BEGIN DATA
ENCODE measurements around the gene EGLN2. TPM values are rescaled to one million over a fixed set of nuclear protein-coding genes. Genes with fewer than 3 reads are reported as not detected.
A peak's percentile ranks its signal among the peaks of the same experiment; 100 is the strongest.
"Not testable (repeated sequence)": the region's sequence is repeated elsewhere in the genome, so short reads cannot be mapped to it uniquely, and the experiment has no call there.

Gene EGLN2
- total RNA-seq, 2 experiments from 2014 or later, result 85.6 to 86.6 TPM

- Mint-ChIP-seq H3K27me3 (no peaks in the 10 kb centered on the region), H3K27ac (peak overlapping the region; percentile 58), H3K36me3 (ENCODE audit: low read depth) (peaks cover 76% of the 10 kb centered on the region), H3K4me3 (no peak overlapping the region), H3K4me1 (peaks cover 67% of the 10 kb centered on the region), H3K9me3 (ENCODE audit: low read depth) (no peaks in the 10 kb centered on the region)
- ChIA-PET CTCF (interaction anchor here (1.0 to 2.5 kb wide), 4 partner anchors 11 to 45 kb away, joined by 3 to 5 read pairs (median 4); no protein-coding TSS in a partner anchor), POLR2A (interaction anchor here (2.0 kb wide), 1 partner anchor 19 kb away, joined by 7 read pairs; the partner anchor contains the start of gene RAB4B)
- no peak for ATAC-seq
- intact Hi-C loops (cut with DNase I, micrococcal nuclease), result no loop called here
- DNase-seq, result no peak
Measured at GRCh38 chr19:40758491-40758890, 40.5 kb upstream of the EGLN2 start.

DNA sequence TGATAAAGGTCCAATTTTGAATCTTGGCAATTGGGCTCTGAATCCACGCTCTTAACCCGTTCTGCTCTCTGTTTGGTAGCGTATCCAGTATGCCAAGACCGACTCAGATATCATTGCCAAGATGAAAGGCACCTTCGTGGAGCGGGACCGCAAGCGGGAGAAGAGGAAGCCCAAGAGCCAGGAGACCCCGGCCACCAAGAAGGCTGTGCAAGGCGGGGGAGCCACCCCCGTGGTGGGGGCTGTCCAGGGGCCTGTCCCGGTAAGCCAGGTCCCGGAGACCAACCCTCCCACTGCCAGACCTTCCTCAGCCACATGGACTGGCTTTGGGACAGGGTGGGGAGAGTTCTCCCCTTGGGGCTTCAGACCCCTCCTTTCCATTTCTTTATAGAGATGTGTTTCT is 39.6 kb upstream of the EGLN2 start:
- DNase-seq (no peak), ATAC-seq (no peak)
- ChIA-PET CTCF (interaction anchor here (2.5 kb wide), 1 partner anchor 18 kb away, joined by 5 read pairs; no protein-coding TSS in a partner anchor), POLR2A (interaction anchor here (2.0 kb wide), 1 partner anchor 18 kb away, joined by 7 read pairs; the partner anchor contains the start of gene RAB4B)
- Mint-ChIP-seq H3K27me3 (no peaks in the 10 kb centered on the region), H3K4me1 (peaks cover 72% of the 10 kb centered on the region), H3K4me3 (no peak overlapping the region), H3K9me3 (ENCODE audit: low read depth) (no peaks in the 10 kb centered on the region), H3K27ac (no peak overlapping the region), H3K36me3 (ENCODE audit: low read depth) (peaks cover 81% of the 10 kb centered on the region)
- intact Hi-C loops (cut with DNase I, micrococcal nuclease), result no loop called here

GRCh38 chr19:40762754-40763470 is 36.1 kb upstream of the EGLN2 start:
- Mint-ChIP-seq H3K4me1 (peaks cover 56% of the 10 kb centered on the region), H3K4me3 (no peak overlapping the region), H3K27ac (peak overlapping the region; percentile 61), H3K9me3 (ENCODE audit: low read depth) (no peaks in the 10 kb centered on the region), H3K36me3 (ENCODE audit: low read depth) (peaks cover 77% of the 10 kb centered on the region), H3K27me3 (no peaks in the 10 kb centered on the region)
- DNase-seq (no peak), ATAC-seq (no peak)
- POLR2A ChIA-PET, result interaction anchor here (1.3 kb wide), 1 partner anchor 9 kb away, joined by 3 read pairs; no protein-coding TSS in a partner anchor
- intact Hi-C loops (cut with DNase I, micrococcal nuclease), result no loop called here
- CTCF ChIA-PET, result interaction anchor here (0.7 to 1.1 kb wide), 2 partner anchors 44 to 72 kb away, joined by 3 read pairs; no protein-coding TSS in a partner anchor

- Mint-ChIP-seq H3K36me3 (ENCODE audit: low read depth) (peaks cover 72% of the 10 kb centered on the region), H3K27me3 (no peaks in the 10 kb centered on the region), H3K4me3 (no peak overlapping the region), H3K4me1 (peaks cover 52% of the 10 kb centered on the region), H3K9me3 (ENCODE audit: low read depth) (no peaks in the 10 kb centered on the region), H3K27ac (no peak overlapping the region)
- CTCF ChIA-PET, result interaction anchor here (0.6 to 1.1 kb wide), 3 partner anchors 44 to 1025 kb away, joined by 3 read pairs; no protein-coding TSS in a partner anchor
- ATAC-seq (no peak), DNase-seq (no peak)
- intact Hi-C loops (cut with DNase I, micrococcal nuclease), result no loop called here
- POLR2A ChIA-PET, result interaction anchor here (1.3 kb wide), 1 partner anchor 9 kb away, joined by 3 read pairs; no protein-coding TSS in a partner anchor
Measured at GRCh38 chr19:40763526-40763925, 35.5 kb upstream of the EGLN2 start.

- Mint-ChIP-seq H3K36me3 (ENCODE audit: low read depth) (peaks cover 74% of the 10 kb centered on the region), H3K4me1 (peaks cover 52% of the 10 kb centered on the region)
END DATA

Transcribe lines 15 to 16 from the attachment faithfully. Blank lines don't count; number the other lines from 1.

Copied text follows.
- Mint-ChIP-seq H3K27me3 (no peaks in the 10 kb centered on the region), H3K4me1 (peaks cover 72% of the 10 kb centered on the region), H3K4me3 (no peak overlapping the region), H3K9me3 (ENCODE audit: low read depth) (no peaks in the 10 kb centered on the region), H3K27ac (no peak overlapping the region), H3K36me3 (ENCODE audit: low read depth) (peaks cover 81% of the 10 kb centered on the region)
- intact Hi-C loops (cut with DNase I, micrococcal nuclease), result no loop called here